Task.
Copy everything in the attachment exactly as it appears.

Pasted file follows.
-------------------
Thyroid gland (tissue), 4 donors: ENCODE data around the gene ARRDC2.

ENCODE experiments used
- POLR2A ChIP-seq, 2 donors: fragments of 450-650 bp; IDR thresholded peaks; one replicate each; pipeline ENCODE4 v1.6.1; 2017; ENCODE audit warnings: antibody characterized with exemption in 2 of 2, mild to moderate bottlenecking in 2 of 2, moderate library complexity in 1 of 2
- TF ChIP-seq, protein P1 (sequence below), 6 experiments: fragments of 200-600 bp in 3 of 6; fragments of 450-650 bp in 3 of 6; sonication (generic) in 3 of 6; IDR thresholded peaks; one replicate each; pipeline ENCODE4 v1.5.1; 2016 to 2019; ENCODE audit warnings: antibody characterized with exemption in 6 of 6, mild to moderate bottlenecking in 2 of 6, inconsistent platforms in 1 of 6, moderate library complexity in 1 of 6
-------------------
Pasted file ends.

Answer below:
Thyroid gland (tissue), 4 donors: ENCODE data around the gene ARRDC2.

ENCODE experiments used
- POLR2A ChIP-seq, 2 donors: fragments of 450-650 bp; IDR thresholded peaks; one replicate each; pipeline ENCODE4 v1.6.1; 2017; ENCODE audit warnings: antibody characterized with exemption in 2 of 2, mild to moderate bottlenecking in 2 of 2, moderate library complexity in 1 of 2
- TF ChIP-seq, protein P1 (sequence below), 6 experiments: fragments of 200-600 bp in 3 of 6; fragments of 450-650 bp in 3 of 6; sonication (generic) in 3 of 6; IDR thresholded peaks; one replicate each; pipeline ENCODE4 v1.5.1; 2016 to 2019; ENCODE audit warnings: antibody characterized with exemption in 6 of 6, mild to moderate bottlenecking in 2 of 6, inconsistent platforms in 1 of 6, moderate library complexity in 1 of 6